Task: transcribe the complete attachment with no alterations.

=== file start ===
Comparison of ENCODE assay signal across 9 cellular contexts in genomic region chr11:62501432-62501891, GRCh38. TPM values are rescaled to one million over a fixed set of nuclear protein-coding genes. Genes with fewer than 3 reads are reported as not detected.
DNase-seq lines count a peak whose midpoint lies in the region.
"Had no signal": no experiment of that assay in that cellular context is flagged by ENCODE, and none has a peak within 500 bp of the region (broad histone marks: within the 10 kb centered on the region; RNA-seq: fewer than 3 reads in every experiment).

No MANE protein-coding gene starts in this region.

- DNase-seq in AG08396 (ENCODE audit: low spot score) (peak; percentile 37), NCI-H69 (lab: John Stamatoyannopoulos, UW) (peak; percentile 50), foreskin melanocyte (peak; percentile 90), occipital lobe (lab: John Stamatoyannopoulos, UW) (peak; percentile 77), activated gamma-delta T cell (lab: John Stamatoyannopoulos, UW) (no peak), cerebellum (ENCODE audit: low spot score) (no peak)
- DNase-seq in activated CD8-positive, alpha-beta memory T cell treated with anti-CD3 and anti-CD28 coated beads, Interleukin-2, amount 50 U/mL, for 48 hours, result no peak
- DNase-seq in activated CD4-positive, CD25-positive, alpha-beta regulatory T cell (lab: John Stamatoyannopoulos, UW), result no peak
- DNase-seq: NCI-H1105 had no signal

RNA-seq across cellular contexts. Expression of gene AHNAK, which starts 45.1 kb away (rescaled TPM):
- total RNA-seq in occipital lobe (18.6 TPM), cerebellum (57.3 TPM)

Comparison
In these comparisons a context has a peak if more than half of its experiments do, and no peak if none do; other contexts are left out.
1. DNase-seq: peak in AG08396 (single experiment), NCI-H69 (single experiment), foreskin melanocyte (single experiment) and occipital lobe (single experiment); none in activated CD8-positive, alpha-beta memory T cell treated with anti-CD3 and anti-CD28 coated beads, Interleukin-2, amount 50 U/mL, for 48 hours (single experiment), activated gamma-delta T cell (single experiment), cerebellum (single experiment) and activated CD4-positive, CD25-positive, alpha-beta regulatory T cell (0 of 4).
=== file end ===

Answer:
Comparison of ENCODE assay signal across 9 cellular contexts in genomic region chr11:62501432-62501891, GRCh38. TPM values are rescaled to one million over a fixed set of nuclear protein-coding genes. Genes with fewer than 3 reads are reported as not detected.
DNase-seq lines count a peak whose midpoint lies in the region.
"Had no signal": no experiment of that assay in that cellular context is flagged by ENCODE, and none has a peak within 500 bp of the region (broad histone marks: within the 10 kb centered on the region; RNA-seq: fewer than 3 reads in every experiment).

No MANE protein-coding gene starts in this region.

- DNase-seq in AG08396 (ENCODE audit: low spot score) (peak; percentile 37), NCI-H69 (lab: John Stamatoyannopoulos, UW) (peak; percentile 50), foreskin melanocyte (peak; percentile 90), occipital lobe (lab: John Stamatoyannopoulos, UW) (peak; percentile 77), activated gamma-delta T cell (lab: John Stamatoyannopoulos, UW) (no peak), cerebellum (ENCODE audit: low spot score) (no peak)
- DNase-seq in activated CD8-positive, alpha-beta memory T cell treated with anti-CD3 and anti-CD28 coated beads, Interleukin-2, amount 50 U/mL, for 48 hours, result no peak
- DNase-seq in activated CD4-positive, CD25-positive, alpha-beta regulatory T cell (lab: John Stamatoyannopoulos, UW), result no peak
- DNase-seq: NCI-H1105 had no signal

RNA-seq across cellular contexts. Expression of gene AHNAK, which starts 45.1 kb away (rescaled TPM):
- total RNA-seq in occipital lobe (18.6 TPM), cerebellum (57.3 TPM)

Comparison
In these comparisons a context has a peak if more than half of its experiments do, and no peak if none do; other contexts are left out.
1. DNase-seq: peak in AG08396 (single experiment), NCI-H69 (single experiment), foreskin melanocyte (single experiment) and occipital lobe (single experiment); none in activated CD8-positive, alpha-beta memory T cell treated with anti-CD3 and anti-CD28 coated beads, Interleukin-2, amount 50 U/mL, for 48 hours (single experiment), activated gamma-delta T cell (single experiment), cerebellum (single experiment) and activated CD4-positive, CD25-positive, alpha-beta regulatory T cell (0 of 4).